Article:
The countdown has started for the planned January 25th launch by Arianespace of two satellites: SES-14 and Al Yah 3 (YahSat-3).
SES-14 has been positioned atop Al Yah 3 within the payload fairing – which was installed on the launcher’s cryogenic core stage during previous activity inside the Spaceport’s Final Assembly Building for Ariane 5.
These successive integration steps enable a new series of preparation milestones to begin. They include the launch readiness review which took place on Jan 23rd, which is scheduled to followed by Ariane 5’s rollout to the ELA-3 launch zone today (January 24th).
Lift-off is scheduled during a 45-min. launch window opening January 25th at 7:20 p.m. local time in French Guiana, with the two spacecraft to be deployed on a flight lasting approximately 35 minutes.
Ariane 5 will deliver a total payload lift performance of more than 9,100 kg. during the mission – with this combined mass factoring in SES-14 and Al Yah 3, plus the launch vehicle’s dual-passenger dispenser system and satellite integration hardware.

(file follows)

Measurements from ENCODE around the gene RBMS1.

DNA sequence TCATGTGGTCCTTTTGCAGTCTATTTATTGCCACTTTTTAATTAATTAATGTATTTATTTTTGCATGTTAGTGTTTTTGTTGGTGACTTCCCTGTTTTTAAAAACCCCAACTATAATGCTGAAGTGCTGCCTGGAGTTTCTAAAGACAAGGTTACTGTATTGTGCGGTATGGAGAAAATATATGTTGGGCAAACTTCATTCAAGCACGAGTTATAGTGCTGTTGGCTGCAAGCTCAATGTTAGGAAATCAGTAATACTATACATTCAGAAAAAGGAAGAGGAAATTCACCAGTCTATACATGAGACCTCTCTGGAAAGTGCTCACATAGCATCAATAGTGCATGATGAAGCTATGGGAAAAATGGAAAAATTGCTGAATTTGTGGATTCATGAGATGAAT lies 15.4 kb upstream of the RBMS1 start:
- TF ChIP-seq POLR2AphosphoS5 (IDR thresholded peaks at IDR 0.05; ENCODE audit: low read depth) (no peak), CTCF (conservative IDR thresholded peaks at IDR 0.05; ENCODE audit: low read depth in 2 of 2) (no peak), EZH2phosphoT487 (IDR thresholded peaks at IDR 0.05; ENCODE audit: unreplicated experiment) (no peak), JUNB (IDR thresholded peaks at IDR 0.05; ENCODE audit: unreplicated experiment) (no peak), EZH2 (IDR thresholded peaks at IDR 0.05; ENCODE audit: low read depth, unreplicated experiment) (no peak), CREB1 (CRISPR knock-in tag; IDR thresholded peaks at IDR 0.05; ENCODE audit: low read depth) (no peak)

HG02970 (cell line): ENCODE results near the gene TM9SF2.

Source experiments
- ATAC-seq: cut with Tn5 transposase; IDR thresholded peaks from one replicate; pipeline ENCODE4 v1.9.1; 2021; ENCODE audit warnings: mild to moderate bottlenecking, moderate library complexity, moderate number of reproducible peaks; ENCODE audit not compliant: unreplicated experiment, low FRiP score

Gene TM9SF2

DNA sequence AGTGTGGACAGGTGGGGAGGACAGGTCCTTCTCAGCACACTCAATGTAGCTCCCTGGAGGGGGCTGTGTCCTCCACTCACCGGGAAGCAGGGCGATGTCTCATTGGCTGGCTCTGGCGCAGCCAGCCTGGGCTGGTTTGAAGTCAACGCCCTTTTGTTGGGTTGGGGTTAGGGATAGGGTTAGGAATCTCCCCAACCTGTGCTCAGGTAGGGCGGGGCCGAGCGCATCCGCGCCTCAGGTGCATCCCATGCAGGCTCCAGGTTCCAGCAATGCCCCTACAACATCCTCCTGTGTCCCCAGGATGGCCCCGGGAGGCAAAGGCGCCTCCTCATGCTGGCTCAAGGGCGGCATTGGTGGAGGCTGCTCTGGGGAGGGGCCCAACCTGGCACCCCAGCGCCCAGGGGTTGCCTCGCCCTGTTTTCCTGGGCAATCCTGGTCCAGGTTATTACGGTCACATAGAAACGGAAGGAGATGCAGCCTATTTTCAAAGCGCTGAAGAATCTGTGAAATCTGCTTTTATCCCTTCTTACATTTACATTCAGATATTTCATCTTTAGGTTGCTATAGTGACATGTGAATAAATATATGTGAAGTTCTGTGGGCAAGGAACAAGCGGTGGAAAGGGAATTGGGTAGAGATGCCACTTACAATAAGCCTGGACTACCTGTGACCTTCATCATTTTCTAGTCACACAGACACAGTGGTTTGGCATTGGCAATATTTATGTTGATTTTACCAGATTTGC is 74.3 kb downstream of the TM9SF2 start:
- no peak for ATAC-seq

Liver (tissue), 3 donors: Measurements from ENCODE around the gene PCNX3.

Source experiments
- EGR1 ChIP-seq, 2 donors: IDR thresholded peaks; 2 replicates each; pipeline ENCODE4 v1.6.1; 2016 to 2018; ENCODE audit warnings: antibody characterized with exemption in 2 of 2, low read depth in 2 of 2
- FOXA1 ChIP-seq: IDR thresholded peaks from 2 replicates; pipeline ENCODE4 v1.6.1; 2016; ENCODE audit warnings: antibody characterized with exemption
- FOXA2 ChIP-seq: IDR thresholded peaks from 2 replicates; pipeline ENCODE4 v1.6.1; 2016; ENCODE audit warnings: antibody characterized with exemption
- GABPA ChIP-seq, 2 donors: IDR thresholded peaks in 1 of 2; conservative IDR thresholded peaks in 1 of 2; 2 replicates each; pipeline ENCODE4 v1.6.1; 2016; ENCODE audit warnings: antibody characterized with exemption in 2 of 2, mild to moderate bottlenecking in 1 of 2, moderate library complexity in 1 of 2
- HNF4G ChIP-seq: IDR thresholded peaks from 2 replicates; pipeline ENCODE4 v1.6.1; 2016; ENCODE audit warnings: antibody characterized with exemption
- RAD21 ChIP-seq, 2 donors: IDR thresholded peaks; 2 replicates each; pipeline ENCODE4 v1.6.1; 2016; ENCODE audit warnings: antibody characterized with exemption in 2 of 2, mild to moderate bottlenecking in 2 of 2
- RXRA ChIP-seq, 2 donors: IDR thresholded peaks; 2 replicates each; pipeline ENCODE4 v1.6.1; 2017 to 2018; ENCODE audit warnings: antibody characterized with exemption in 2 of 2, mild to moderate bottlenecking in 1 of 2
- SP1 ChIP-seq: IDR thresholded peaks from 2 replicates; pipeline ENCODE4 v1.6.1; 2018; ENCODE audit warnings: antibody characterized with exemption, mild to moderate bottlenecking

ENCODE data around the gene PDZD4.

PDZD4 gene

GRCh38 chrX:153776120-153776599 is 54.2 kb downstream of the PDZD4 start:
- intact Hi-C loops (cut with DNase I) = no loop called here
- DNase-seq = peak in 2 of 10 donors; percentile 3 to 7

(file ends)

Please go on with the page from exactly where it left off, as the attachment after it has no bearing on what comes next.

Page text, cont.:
SES-14 is being orbited to the 47.5 degrees West position, but will takes some months to reach that position. An all-electric satellite, it will serve Latin America, the Caribbean, North America and the North Atlantic region with C- and Ku-band wide beam coverage and Ku-band high throughput spot beam coverage. SES received a license to operate at this Brazilian orbital location as a result of a spectrum auction in 2014.
The SES craft also carries a special payload from NASA: The payload’s Global-scale Observations of the Limb and Disk (GOLD) mission is designed to deepen scientists’ understanding of the nearest reaches of space. The hosted payload will provide unprecedented imaging of the Earth’s upper atmosphere from geostationary orbit, and will be the first mission with a cadence fast enough to study the daily weather of the thermosphere-ionosphere rather than its long-term climate.
Abu Dhabi’s Al Yah- 3 craft is a much-delayed hybrid satellite equipped with both chemical and electric propulsion. Its chemical propulsion will speedily get it to its planned orbital spot serving Africa and Brazil. One beneficiary of the satellite is Eutelsat and a contract for its Konnect Africa project from some of the 53 Ka-band spot beams on board.